Interior moves to delay Obama-era rule on methane emissions

A gas flare is seen on Feb. 25, 2015, at a natural gas processing facility near Williston, North Dakota. The Interior Department is moving to delay an Obama-era regulation aimed at restricting harmful methane emissions from oil and gas production on federal lands.

AP

Obama-era regulations on emissions from the oil and gas industry, put on hold by the Trump administration, will go into effect immediately, a federal court ruled Wednesday, hours after the Interior Department announced its intention to try again to delay the rule.

The Interior Department’s stay on the Bureau of Land Management’s methane rule was unlawful because it did not follow federal guidelines that include public comment, according to a U.S. District Court in Northern California.

The rule, finalized last November, forces energy companies to capture methane that’s burnt off or “flared” at drilling sites on public lands during production because it pollutes the environment. An estimated $330 million a year in methane is wasted through leaks or intentional releases on federal lands, enough to power about 5 million homes a year, environmental groups argue.

The court decision does not mean the case of the BLM methane rule is closed, however.

The Interior Department said in a notice to be published Thursday in the Federal Register that an analysis conducted during the Obama administration may have underestimated costs and overestimated benefits. The department wants to delay the rule until January 2019. Its long term intention is to change or rescind the rule.

The court decision represents the third failed effort to curb a rule that Wyoming industry groups have long argued is both burdensome and outside the BLM’s jurisdiction. A federal court in Wyoming denied industry’s request to stay compliance on the rule early this year.

Months later, a bid by Senate Republicans to overturn the methane rule failed unexpectedly, prompting Interior officials to promise to suspend, revise or rescind the regulation as part of a wider effort by the Trump administration to unravel what it considers burdensome regulations imposed by former President Barack Obama.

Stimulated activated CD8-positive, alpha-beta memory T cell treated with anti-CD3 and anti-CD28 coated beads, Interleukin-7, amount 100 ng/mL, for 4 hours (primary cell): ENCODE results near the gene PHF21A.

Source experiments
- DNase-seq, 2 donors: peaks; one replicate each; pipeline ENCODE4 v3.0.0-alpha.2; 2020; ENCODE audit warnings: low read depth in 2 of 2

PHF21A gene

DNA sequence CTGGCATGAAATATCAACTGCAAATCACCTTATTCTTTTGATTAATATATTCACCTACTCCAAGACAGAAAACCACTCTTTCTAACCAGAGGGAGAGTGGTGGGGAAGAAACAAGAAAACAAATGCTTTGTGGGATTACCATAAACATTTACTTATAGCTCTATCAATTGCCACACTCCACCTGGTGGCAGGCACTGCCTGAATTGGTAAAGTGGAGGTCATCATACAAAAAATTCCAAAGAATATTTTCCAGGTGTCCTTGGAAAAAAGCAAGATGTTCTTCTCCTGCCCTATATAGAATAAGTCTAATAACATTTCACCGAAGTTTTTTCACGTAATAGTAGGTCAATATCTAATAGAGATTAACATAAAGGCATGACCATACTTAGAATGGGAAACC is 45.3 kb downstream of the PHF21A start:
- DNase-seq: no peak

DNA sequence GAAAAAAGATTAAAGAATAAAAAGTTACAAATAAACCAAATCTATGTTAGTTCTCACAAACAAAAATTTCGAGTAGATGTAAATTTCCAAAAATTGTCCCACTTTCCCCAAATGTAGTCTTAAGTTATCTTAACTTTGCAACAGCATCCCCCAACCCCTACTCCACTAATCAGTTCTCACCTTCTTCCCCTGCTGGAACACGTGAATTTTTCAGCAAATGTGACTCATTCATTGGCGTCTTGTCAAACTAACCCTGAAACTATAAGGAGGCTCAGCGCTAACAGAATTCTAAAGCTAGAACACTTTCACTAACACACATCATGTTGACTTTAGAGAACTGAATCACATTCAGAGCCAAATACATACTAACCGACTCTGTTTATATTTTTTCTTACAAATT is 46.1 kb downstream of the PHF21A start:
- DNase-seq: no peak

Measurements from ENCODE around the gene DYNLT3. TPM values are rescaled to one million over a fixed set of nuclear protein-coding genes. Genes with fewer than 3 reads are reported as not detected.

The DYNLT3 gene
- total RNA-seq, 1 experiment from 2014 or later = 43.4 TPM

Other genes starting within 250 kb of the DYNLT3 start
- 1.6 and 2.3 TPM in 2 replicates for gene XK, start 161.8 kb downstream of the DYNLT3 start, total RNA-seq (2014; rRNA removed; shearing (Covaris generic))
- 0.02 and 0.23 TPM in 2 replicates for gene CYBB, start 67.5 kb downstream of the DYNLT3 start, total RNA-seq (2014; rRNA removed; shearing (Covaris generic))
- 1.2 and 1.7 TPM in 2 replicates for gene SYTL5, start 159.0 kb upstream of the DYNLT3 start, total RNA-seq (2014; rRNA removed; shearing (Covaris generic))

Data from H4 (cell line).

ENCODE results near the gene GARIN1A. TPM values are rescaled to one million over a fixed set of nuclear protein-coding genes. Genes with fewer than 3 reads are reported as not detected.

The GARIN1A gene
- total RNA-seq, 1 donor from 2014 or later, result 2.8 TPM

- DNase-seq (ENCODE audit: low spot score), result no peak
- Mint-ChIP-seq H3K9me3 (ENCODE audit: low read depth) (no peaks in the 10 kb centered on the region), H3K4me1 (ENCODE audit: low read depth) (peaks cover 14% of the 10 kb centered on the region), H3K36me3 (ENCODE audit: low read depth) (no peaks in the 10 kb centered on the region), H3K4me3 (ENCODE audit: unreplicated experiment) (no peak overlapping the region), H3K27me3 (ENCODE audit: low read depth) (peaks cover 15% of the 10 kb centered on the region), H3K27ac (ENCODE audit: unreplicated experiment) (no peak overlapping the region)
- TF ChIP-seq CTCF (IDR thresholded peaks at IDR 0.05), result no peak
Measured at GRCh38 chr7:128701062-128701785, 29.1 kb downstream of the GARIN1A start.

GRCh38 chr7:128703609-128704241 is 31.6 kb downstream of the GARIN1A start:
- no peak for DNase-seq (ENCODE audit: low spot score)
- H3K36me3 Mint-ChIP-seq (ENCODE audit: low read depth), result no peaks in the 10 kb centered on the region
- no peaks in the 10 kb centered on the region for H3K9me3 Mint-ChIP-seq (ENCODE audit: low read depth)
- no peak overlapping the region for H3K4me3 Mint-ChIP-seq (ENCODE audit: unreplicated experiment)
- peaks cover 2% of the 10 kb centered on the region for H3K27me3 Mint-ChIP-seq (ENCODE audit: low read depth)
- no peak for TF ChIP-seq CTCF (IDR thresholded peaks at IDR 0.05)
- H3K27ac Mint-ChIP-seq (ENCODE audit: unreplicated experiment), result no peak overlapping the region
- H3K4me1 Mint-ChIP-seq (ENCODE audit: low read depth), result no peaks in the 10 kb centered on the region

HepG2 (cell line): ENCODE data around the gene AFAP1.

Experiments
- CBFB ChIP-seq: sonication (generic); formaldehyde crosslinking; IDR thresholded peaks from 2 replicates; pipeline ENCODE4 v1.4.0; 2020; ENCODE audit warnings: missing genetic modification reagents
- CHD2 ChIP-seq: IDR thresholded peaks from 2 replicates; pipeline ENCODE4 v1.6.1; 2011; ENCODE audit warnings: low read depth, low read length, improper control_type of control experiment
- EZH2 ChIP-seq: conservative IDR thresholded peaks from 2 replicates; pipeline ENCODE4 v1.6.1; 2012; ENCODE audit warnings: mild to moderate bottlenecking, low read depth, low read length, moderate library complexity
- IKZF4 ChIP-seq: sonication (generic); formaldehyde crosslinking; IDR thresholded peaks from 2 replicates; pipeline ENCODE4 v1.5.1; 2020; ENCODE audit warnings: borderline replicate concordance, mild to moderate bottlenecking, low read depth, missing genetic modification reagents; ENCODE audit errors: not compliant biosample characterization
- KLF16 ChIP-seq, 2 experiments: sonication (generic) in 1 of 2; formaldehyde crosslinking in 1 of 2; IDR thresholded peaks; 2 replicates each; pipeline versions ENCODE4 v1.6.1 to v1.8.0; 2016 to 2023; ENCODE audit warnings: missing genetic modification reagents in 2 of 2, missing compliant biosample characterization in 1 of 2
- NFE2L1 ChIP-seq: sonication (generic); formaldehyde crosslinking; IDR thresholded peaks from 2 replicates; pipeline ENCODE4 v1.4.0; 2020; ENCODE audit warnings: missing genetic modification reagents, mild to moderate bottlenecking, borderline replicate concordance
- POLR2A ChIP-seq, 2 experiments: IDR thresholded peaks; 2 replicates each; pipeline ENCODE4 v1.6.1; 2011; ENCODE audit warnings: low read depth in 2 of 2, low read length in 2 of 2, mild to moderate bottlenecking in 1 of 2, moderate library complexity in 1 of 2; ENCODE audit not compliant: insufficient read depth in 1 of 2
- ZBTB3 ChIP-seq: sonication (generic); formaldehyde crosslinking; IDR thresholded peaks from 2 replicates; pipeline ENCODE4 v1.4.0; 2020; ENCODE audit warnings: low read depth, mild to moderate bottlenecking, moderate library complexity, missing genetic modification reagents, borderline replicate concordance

The methane rule imposes a “significant regulatory burden that encumbers American energy production, economic growth and job creation,” especially in North Dakota, Colorado and New Mexico, Interior said.

Wyoming’s delegation applauded the move to delay the rule Wednesday.

Sen. Mike Enzi called the regulations “impractical.”

“Today’s decision brings much needed relief to American energy producers, and I hope it marks the beginning of the end for this rule,” he said in a statement of the Interior’s new push to roll back the rule.

Environmental groups sharply disagree, but they were celebrating by the end of the day.

“The court victory is a huge victory. This is now the third strike against attempts to undo this rule, said Jon Goldstein, a senior policy adviser for the Environmental Defense Fund. “What this is showing us is how wrongheaded those attempts are.”

Rolling back the methane waste rule “makes no sense and is yet another example of the lengths this administration will go to sell out our public lands,” said Jenny Kordick, an energy policy expert for The Wilderness Society.

Sen. Tom Udall, D-N.M., said the methane rule provides badly needed revenue to states like New Mexico for public education and other services.

Prior to the rule, an estimated $100 million in taxpayer-owned natural gas was wasted each year from oil and gas wells operating on public lands in New Mexico, Udall said, adding that the rule has helped to reduce dangerous air pollution across the West, including a methane cloud the size of Delaware that hangs over the Four Corners region of New Mexico, Utah, Arizona and Colorado.

“This rule is simply good policy—good for taxpayers, good for the economy and good for the environment,” Udall said. He and other Democrats encouraged the public to speak out to defend the rule during a 30-day public comment period that begins Thursday.

Methane, the primary component of natural gas, is a leading contributor to global warming. It is far more potent at trapping heat than carbon dioxide but does not stay in the air as long.

The contentious federal limits mirror, in many ways, the state standards in Wyoming’s Upper Green River Basin, where high ground level ozone kicked off an effort to curb emissions from the large natural gas plays in that region of the state. Environmentalist have pushed for those limits to be enforced statewide. Industry in Wyoming has argued, and state regulators thus far agree, that statewide limits are unnecessary.

Follow energy reporter Heather Richards on Twitter @hroxaner

Angry
0
Sad
0
Funny
0
Wow
0
Love
0

Star-Tribune reporter Heather Richards covers Wyoming's energy industry and related issues.

Load comments